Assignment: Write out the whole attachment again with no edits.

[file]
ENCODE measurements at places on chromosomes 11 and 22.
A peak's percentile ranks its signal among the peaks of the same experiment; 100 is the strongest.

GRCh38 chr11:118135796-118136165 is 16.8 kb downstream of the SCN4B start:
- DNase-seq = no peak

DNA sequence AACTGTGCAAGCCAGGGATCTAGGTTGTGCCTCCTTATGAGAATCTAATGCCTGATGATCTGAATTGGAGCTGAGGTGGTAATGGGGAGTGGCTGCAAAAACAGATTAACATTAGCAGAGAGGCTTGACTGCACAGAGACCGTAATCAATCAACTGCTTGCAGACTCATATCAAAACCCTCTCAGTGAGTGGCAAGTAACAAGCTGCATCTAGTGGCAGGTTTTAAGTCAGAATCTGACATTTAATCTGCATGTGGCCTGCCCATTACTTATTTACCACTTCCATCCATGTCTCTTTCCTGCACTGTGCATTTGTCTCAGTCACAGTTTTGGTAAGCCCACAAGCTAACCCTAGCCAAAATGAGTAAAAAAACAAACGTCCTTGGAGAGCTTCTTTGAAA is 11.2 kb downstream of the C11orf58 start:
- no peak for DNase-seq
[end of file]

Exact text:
ENCODE measurements at places on chromosomes 11 and 22.
A peak's percentile ranks its signal among the peaks of the same experiment; 100 is the strongest.

GRCh38 chr11:118135796-118136165 is 16.8 kb downstream of the SCN4B start:
- DNase-seq = no peak

DNA sequence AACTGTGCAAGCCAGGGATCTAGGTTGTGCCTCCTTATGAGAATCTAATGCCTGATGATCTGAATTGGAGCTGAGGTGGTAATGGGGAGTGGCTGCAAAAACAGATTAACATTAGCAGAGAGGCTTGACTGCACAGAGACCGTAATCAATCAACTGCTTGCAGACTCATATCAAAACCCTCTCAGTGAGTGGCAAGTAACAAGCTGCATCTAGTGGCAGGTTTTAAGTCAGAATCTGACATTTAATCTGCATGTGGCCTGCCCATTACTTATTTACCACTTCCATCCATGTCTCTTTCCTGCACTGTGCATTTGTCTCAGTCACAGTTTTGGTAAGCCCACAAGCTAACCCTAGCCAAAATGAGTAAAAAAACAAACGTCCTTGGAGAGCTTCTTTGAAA is 11.2 kb downstream of the C11orf58 start:
- no peak for DNase-seq